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Karamoja will likely have a below average August to November harvest

  • Food Security Outlook Update
  • Uganda
  • May 2014
Karamoja will likely have a below average August to November harvest

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  • Key Messages
  • Current Situation
  • Updated Assumptions
  • Projected Outlook through September 2014
  • Key Messages
    • Low rainfall in April/May has delayed crop development in Karamoja. With a well below average green harvest in July, the lean season may be prolonged. Households are currently Stressed (IPC Phase 2!) only with the presence of humanitarian assistance and likely to remain that way through October.
    • In Karamoja, livestock to sorghum terms of trade remain favorable, but these only benefiting households with livestock to sell. Other income-earning opportunities, such as casual, agricultural labor are not as available as usual. Households thus have less food access than usual.
    • March through May rainfall was below average in the Southwest and some central regions, likely resulting in local, below-average harvests in June/July. Overall, national production is likely to be closer to average. Most areas will remain Minimal (IPC Phase 1) through at least September.

    Current Situation
    • Overall, March to May rainfall in unimodal Karamoja has been below average. The rains started on time in March, but in April and May, cumulative rainfall in most areas was  25 to 100 millimeters (mm) below the 2001 to 2012 mean (Figure 3). In general, there was less rain in northeastern and northern Karamoja in Kaabong, Moroto (Figure 4), and Kotido Districts than in southern ones in Amudat, parts of Napak, and Nakapiripirit Districts.
    • In Karamoja, crop development has so far been slower than usual. There are high rates of stunting and wilting caused by moisture stress due to the below average rainfall. Other crops have had their development slowed by moisture stress. Despite the timely onset of the rains, many crops were planted later than normal and then had lower than normal germination rates as rainfall was less reliable in April and May. Area planted  is estimated to be less than half of a normal year.. While crops planted through the end of March are generally still surviving, much of the late planted crops have already wilted or did not germinate. In the southern districts of Karamoja, sorghum was knee high in late May.
    • Below-average pasture availability has slightly reduced cattle milk production. Much of the forage is still dry, and pasture has not fully regenerated since the start of the rains. Neither pasture nor water points have been seasonally replenished, and livestock body conditions are near average.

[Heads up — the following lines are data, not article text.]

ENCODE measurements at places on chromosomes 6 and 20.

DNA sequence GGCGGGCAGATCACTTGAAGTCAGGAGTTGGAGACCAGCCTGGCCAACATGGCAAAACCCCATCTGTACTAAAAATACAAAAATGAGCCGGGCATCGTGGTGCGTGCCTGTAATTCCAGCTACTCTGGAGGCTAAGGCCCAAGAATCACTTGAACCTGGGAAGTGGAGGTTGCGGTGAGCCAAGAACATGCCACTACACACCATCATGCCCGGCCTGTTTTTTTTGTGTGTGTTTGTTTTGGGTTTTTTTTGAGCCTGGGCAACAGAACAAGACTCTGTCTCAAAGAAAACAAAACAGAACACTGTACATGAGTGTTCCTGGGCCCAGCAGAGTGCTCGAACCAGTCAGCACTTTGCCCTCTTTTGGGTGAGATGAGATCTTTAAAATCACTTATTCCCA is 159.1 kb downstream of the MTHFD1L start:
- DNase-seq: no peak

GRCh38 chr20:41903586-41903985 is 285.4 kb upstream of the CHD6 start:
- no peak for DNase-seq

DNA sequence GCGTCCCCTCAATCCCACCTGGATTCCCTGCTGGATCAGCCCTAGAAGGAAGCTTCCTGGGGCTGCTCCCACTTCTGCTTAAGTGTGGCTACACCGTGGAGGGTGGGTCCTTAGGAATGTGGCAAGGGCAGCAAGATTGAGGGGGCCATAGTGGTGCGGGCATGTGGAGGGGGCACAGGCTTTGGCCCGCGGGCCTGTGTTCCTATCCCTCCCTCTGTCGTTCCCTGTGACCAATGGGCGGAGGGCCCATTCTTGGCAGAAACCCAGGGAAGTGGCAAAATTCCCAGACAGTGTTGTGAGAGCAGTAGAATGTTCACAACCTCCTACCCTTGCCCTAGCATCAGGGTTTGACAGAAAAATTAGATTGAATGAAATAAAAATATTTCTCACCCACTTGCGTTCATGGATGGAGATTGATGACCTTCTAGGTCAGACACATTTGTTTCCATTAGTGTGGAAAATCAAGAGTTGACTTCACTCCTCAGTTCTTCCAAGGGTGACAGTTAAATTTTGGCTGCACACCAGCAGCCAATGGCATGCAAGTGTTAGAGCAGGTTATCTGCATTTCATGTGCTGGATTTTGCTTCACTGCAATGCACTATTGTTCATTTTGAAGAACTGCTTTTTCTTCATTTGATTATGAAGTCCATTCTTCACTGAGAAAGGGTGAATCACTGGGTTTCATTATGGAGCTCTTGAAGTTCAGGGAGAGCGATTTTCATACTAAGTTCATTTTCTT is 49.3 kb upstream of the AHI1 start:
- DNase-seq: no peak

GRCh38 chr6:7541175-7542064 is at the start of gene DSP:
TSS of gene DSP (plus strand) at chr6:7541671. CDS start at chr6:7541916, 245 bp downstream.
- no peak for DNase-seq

• Crop growth has also been slow in bimodal areas. While farmers planted on time in March/early April, a dry April slowed crop growth. In the Southwest, May rainfall was well below normal. Moisture stress slowed crop growth, and many crops have not yet reached the flowering stage. In general, early planted crops are performing better than late planted crops.
    • Stable food prices a are stable, increasing food access. The stability of sorghum prices has enabled poor households to access food from the market. Markets in Karamoja have been stocked with supplies from Acholi and Teso Regions’ near average November 2013 to January 2014 harvests. Ongoing conflict has reduced sorghum exports to South Sudan, in effect increasing domestic sorghum supply.
    • In Karamoja, cattle, goats, and sheep to sorghum terms of trade (ToT) slightly increased from March to April.  Approximately, one third of poor household can afford to sell a goat or sheep. Food purchased with proceeds from these sales can help compensate for  lower than usual availability of casual labor opportunities, primarily due to low planted area and less demand for agricultural labor.
    • Karamoja is currently Stressed (IPC Phase 2!) but only with the presence of humanitarian assistance (Figure 1). Without this assistance, most areas would likely be in Crisis (IPC Phase 3). Most households are consuming market purchases and humanitarian assistance. About 40 percent of the population is receiving humanitarian assistance, which is nearly double the percent in a normal year. Low wild food availability and below average income from casual labor have led to lower than usual food access. Poor households have intensified some strategies to gain additional food and income, including taking food loans, sharing food, begging, sand mining, and sales of firewood and charcoal.